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The Catholic Study Bible A special version of the New American Bible, with a wealth of background information useful to Catholics.

The Book of Jeremiah - Introduction

The Book of Jeremiah combines history, biography, and prophecy. It portrays a nation in crisis and introduces the reader to an extraordinary leader upon whom the Lord placed the heavy burden of the prophetic office. Jeremiah was born about 650-B.C. of a priestly family from the little village of Anathoth, near Jerusalem. While still very young he was called to his task in the thirteenth year of King Josiah (628), whose reform, begun with enthusiasm and hope, ended with his death on the battlefield of Megiddo (609) as he attempted to stop the northward march of the Egyptian Pharaoh Neco.

The prophet heartily supported the reform of the pious King Josiah, which began in 629-B.C. Nineveh, the capital of Assyria, fell in 612, preparing the way for the new colossus, Babylon, which was soon to put an end to Judean independence.

After the death of Josiah the old idolatry returned. Jeremiah opposed it with all his strength. Arrest, imprisonment, and public disgrace were his lot. Jeremiah saw in the nation's impenitence the sealing of its doom. Nebuchadnezzar captured Jerusalem and carried King Jehoiachin into exile (22, –24).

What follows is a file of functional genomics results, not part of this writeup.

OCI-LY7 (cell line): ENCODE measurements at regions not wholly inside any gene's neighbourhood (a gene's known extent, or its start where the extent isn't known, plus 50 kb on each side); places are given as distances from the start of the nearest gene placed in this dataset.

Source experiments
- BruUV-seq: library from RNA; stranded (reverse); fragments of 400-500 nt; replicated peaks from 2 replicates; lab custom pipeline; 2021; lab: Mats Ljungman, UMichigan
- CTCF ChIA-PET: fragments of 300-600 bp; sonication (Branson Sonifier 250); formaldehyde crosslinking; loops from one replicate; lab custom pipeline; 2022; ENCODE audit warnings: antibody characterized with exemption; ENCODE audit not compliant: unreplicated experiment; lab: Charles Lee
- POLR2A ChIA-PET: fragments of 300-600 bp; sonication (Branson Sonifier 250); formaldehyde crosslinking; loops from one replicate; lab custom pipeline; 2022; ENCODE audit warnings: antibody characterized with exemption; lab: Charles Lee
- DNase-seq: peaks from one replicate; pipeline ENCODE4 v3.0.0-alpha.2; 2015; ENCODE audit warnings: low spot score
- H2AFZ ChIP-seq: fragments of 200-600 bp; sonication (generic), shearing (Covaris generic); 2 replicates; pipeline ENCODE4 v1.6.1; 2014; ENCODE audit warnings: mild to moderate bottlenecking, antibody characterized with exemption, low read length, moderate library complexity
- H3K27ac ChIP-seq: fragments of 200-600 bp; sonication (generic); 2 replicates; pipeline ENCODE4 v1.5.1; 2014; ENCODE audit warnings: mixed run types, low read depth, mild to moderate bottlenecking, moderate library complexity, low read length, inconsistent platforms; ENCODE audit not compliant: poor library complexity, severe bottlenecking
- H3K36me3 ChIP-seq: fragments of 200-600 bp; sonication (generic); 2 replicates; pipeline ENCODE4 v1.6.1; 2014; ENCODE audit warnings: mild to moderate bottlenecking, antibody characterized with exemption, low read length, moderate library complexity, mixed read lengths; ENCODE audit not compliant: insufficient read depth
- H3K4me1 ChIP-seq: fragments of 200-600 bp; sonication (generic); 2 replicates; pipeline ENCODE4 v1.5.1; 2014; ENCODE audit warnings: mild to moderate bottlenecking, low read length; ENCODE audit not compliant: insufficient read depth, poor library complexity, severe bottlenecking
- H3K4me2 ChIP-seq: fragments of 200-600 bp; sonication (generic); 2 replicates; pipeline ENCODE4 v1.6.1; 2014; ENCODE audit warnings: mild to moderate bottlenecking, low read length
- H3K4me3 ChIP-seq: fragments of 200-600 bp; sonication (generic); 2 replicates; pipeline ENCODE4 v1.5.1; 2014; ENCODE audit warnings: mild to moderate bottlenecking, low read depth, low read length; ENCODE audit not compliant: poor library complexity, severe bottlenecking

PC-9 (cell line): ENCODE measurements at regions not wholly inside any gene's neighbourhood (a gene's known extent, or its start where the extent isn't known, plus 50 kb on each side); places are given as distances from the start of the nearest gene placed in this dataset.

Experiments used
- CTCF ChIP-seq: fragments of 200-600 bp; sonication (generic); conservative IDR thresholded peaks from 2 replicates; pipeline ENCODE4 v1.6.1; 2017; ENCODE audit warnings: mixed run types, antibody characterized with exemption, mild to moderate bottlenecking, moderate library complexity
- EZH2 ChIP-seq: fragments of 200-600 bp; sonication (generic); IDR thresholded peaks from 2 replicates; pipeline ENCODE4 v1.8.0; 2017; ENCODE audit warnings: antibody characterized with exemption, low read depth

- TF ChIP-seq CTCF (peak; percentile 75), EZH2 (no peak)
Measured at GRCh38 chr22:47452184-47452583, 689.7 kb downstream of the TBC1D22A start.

During the years 598–587, Jeremiah attempted to counsel Zedekiah in the face of bitter opposition. The false prophet Hananiah proclaimed that the yoke of Babylon was broken and a strong pro-Egyptian party in Jerusalem induced Zedekiah to revolt. Nebuchadnezzar took swift and terrible vengeance; Jerusalem was destroyed in 587 and its leading citizens sent into exile. About this time Jeremiah uttered the great oracle of the “New Covenant” ( 31, 31–34 ) sometimes called “The Gospel before the Gospel.” This passage contains his most sublime teaching and is a landmark in Old Testament theology.

The prophet remained amidst the ruins of Jerusalem, but was later forced into Egyptian exile by a band of conspirators. There, according to an old tradition, he was murdered by his own countrymen. The influence of Jeremiah was greater after his death than before. The exiled community read and meditated on the lessons of the prophet, and his influence can be seen in Ezekiel, certain of the psalms, and the second part of Isaiah. Shortly after the exile, the Book of Jeremiah as we have it today was published in a final edition.

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